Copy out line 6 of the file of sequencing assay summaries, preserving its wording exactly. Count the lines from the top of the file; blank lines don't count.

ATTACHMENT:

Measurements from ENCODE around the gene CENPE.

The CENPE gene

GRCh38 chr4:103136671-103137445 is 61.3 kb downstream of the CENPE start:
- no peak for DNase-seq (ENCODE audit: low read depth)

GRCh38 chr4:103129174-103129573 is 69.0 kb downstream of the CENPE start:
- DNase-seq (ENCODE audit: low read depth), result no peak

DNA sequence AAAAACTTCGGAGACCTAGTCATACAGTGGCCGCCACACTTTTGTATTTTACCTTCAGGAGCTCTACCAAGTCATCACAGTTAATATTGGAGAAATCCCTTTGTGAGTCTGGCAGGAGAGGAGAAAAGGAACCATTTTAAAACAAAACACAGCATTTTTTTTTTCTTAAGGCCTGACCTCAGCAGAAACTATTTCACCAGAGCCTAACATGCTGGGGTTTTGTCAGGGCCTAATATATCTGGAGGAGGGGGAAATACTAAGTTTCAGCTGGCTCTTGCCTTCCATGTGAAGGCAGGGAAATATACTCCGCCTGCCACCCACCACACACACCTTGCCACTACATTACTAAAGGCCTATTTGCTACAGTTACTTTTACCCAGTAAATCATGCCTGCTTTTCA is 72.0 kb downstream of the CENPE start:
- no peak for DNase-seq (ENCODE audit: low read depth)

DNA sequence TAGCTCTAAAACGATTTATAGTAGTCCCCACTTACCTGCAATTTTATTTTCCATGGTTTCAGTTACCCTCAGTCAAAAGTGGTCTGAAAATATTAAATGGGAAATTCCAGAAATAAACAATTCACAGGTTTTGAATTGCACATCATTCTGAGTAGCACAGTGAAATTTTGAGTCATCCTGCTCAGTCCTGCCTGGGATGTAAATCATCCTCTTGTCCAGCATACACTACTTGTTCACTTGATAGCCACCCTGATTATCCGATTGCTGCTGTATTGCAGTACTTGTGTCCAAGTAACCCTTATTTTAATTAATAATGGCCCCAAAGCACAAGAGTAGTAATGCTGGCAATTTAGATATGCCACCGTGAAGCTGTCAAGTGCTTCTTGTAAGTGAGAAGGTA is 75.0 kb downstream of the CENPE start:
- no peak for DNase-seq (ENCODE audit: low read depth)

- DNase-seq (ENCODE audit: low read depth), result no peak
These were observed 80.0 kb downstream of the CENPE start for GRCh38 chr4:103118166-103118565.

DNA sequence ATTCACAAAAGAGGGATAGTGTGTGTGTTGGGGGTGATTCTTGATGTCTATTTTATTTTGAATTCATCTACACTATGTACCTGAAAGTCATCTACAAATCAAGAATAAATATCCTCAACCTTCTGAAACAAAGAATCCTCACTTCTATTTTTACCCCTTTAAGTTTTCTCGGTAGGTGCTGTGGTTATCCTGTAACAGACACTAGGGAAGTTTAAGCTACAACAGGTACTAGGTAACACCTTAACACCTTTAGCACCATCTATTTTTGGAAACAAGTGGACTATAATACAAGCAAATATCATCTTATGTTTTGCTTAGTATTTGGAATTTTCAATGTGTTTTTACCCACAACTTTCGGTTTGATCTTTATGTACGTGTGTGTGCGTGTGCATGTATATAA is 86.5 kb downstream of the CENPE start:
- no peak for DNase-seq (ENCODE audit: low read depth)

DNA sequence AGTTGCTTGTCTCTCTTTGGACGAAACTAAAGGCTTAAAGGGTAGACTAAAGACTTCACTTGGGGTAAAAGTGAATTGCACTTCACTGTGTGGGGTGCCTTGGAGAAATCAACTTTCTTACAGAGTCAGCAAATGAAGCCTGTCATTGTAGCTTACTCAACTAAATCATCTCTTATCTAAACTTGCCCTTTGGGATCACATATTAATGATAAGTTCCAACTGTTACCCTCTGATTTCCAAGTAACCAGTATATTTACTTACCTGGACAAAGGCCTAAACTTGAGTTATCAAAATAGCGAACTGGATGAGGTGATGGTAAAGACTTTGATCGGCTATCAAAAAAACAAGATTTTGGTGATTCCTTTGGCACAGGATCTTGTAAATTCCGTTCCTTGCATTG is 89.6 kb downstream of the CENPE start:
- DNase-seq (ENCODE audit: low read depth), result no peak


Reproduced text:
- DNase-seq (ENCODE audit: low read depth), result no peak